The historical-cultural bond that unites Spain and Latin America has been of great importance for the growth of both, being the two territories a source of mutual investment. Latin American companies that already constituted a fundamental part of the Spanish business fabric, now, with the war in Russia and the European search for energy transition and more autonomy, are today more than ever in the spotlight and do not promise, a 202 the Several electoral processes will take place.
However, the constant instability in the region, which has been worsening more than ever at the end of 2022, is a continuing challenge for national companies. The coming to power of Lula da Silva in Brazil and Gustavo Petro in Colombia has not yet had a considerable impact on the economy, which is pending the evolution of presidential elections that are key to the future of trade relations.
Waiting for decisive elections
This 2023, the elections in Argentina, Guatemala and Paraguay will be key. In Argentina, the government faces the end of its term in difficult conditions, aggravated by the conviction for corruption against Vice President Cristina Fernández. If the center-right opposition and radicalism stay together, there are serious possibilities that they will regain power.
In Paraguay, the hegemonic political party of Colorado faces difficult elections in 2023 due to suspected fragmentation, while at the same time the party will have to respond to US sanctions for the alleged corruption of some of its leaders. If it is possible to avoid a break between the determined of President Mario Abdo Benítez and those of former President Horacio Cartes, it is likely that he will defeat Efraín Alegre, of the Authentic Radical Liberal Party (PLRA).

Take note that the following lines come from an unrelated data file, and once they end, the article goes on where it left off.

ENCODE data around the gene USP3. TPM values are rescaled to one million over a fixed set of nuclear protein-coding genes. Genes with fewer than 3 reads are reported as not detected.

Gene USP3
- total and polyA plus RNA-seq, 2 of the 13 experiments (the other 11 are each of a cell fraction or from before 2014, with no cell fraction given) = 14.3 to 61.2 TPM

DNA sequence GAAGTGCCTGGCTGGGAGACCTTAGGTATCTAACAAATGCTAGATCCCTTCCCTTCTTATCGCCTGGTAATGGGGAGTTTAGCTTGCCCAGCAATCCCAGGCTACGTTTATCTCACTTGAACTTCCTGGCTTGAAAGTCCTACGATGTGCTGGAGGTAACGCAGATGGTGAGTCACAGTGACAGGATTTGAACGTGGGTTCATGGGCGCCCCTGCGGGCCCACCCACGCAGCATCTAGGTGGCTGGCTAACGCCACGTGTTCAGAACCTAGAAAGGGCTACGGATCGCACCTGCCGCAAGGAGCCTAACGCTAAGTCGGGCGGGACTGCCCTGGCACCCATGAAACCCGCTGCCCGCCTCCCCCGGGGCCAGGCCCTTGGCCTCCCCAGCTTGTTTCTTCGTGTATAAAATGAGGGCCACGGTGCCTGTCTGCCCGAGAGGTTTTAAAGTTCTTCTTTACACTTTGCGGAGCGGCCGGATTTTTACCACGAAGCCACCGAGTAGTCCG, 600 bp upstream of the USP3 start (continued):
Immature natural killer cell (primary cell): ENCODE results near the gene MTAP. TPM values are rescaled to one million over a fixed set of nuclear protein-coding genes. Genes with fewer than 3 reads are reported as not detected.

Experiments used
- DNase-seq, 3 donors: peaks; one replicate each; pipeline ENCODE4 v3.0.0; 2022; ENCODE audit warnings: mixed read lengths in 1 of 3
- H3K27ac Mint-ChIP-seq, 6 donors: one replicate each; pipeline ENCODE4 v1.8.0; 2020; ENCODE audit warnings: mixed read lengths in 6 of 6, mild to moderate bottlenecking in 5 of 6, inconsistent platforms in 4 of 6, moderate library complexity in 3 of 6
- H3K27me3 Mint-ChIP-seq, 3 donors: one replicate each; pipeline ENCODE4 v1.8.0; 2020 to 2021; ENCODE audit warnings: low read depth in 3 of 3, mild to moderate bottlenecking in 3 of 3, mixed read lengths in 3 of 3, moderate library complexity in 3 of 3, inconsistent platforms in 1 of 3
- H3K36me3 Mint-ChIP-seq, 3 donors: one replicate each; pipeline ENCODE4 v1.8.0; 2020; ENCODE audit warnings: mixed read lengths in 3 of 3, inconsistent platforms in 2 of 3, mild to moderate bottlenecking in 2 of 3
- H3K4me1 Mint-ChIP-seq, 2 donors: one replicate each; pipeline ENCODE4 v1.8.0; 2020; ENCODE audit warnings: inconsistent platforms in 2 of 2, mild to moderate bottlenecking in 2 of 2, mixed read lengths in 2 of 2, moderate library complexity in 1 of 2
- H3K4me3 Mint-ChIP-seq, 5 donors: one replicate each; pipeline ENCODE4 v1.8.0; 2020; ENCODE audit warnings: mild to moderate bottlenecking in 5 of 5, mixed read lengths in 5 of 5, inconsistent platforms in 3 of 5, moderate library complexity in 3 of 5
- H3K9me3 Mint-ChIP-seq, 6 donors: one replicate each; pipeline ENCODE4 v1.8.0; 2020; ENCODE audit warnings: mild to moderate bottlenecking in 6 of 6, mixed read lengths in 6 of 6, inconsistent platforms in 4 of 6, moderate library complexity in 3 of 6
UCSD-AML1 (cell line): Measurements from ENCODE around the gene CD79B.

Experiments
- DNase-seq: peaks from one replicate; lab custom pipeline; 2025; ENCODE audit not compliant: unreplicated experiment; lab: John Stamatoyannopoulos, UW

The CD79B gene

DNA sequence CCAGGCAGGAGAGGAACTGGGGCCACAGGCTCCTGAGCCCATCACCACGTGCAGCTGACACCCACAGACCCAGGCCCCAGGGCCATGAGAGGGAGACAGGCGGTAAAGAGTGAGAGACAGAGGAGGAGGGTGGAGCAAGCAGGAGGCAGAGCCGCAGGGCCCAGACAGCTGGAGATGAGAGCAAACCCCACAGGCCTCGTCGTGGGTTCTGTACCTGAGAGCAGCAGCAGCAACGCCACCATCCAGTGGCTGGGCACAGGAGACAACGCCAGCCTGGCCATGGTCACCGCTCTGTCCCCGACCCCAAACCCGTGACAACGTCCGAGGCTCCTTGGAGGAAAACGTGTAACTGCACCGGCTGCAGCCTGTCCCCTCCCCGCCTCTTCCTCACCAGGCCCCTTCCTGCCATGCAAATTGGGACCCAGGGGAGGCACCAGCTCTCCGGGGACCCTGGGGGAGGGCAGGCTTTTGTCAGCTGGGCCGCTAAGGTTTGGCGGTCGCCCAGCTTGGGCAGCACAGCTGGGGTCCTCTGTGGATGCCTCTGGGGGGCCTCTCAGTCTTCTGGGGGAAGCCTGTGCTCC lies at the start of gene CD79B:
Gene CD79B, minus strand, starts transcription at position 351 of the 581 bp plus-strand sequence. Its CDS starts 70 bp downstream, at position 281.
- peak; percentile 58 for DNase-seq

In Guatemala, the future of the country is unknown before two candidates for the government with quite different political positions. The two with the best options are the conservative Zury Ríos, daughter of former dictator Efraín Ríos Montt, and the populist (center-left) Sandra Torres, ex-wife of former president Álvaro Colom.
A region charged with tensions and crises
In addition, it will be necessary to see what happens with the rest of Latin American countries such as Peru or Bolivia, where the environment has been escalating in tension. This year it will be seen if Peru, once Pedro Castillo’s continuity problems have been solved, is heading towards a new institutional crisis under the presidency of Dina and if in Bolivia the struggle between the national government and the departmental government of Santa Cruz is redirected.
Likewise, it will be necessary to analyze the impact of the Haitian crisis in the Dominican Republic, the viability of Naive Bukele from El Salvador and Xiomara Castro from Honduras, and the difficult coexistence in Costa Rica between President Rodrigo Chávez and Congress.
Also relevant is the election of a new governor of the state of Mexico, which until now was under the command of the traditional stronghold of the Institutional Revolutionary Party (PRI). Especially if we take into account that the Mexican president, Andrés Manuel López Obrador, continues to ensure that relations between Mexico and Spain are “on pause.”